“The drop of our velvet suits this season has been hugely popular, as our customer wants to buy now and wear now; so it is the perfect timing with the transition to the winter wardrobe. The velvet suit is seasonless and can be worn every year, so it appeals to those looking to buy investment pieces,” says Torstensson.

As for how to style a velvet suit without feeling a little overstuffed, Austin Powers-ish or channelling too much Mick Jagger in the 1970s energy, Torstensson suggests keeping things streamlined and never too “done”.

“It can be styled in several playful ways, which takes you from day to night and exudes ultimate chicness,” he says.

“The full suit combination can be approached with a relaxed feel by pairing with trainers, or dress it up with boots for the evening, creating an impactful, streamlined silhouette. Styled separately, the velvet blazer is the perfect party piece when draped over your dress. Velvet is timeless and chic and should be part of any wardrobe staple.”

Libby Page, senior market editor at online retailer Net-a-Porter agrees velvet is a versatile addition to your wardrobe.

“Velvet is so versatile and you can use it to make as little or as much of an impact as you like. It can be dressed up or down depending on the style that you wish to go for,” she says. “Whether it’s a velvet pantsuit or skirt pared back with a casual tee and chunky boots, or a sumptuous velvet shirt styled under suiting, the possibilities are endless.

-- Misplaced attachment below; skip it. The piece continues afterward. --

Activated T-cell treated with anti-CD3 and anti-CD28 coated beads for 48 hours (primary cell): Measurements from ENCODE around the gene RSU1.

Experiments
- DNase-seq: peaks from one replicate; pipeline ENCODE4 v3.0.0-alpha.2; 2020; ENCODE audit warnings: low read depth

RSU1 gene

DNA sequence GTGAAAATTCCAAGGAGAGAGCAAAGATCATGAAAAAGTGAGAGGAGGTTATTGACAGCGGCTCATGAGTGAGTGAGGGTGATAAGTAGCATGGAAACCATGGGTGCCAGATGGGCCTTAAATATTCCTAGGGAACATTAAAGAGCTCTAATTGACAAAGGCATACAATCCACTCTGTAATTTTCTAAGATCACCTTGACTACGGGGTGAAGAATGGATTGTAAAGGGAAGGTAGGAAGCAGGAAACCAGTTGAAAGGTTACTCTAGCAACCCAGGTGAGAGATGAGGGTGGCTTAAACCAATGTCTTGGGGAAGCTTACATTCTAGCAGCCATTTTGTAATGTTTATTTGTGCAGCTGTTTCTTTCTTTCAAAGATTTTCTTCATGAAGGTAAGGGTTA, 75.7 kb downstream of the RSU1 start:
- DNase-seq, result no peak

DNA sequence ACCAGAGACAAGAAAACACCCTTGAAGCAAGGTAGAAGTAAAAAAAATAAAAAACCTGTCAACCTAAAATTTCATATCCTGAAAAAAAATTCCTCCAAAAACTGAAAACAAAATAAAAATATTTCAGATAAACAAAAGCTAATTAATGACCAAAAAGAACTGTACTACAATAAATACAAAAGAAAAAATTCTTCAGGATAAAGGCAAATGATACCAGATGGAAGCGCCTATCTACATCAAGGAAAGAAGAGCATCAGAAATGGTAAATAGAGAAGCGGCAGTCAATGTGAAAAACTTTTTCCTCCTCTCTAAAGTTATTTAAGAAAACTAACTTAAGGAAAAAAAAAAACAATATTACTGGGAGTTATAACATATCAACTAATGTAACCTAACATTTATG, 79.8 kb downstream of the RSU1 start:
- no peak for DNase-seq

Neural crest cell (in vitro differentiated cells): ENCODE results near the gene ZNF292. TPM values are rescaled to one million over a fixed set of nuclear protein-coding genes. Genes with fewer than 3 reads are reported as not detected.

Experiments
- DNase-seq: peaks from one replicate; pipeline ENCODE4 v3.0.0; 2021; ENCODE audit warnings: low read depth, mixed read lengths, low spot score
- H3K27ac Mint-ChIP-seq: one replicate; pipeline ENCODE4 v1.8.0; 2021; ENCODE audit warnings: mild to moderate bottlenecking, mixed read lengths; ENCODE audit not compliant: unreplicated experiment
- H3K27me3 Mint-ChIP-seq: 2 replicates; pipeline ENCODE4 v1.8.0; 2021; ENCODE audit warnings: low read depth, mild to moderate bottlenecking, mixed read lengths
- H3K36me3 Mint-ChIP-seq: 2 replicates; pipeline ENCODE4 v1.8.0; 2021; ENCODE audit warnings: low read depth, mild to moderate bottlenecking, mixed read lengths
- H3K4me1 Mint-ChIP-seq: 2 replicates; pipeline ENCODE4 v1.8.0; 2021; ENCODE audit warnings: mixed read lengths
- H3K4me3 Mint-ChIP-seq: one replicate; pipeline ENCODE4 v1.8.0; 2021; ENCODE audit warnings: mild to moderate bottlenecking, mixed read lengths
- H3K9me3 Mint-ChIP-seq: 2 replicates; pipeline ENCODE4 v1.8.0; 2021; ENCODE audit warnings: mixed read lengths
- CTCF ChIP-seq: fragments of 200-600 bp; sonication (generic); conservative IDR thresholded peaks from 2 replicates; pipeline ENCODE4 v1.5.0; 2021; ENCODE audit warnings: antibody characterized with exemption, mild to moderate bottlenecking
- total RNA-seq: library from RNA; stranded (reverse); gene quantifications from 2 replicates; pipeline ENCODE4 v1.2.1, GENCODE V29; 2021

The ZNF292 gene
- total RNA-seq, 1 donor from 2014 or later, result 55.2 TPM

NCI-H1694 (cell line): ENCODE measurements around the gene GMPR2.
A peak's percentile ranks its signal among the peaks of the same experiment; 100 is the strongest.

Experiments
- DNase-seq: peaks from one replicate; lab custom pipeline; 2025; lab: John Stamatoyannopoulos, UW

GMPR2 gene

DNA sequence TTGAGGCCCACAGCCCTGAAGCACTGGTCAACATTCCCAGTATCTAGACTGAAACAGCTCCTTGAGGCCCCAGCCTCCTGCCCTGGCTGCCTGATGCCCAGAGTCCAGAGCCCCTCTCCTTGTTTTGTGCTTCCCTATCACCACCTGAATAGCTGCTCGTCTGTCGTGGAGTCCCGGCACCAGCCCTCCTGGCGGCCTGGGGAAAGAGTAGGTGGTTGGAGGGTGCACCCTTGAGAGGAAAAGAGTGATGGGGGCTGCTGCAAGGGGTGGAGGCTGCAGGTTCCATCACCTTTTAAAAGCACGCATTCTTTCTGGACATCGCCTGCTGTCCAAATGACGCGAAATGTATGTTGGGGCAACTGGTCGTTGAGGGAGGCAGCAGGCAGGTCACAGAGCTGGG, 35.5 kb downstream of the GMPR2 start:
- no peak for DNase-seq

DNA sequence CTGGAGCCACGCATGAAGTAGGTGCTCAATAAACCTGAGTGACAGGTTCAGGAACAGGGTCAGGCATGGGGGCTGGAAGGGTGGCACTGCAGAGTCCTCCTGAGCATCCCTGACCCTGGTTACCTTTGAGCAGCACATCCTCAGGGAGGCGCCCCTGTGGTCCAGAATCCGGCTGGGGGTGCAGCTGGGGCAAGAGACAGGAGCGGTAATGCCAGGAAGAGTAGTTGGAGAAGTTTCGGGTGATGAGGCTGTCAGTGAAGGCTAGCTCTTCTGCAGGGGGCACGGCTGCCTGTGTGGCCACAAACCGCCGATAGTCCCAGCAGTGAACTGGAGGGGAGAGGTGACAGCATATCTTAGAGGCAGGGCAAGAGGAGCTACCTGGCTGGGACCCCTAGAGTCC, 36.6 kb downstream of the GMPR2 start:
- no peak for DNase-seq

“My advice is to avoid too much heavy velvet in one look, as it can look a little unintentionally Victorian, and if you’re opting to wear velvet RTW [ready-to-wear], try to steer away from matching velvet accessories.

“Keep it modern by opting for a dress or a velvet pantsuit, or alternatively a velvet top with denim or a velvet skirt with a white T-shirt to complete the look.”

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As for brands to look for, Page says: “Saloni’s ‘Camille’ dress, made famous on social media, the brand is truly the star of velvet dresses. Nili Lotan offers sharp velvet tailoring, while Sleeping with Jacques has provided us with a modern approach to velvet in some of their key shapes, transforming our wardrobes from lounge to luxe.”

Kate Benson, head of buying at The Outnet, says velvet is ideal for the holiday season.

“Velvet, particularly in suit form, provides a luxurious look that is perfect for the festive season ahead, whether you are dressing for an office party or for Christmas Day. I would also keep an eye out for vintage-inspired velvet pieces and velvet headbands that are a great accessory for the holidays,” she says.

To ensure you get good wear out of an investment piece such as this, she suggests looking for muted tones such as forest green, berry and black that you can wear season after season.

As for how to style a velvet suit, Benson suggests keeping the look pared back, but always with an elevated twist.

“The velvet suit is best to be worn tailored with a strong lapel, then worn with a simple vest top to provide the ultimate party look. For a more formal occasion, I would swap out the vest or T-shirt for a crisp white shirt or silk blouse for a more elevated look. I love to pair mine with a statement earring,” she says.

This article was first published in South China Morning Post.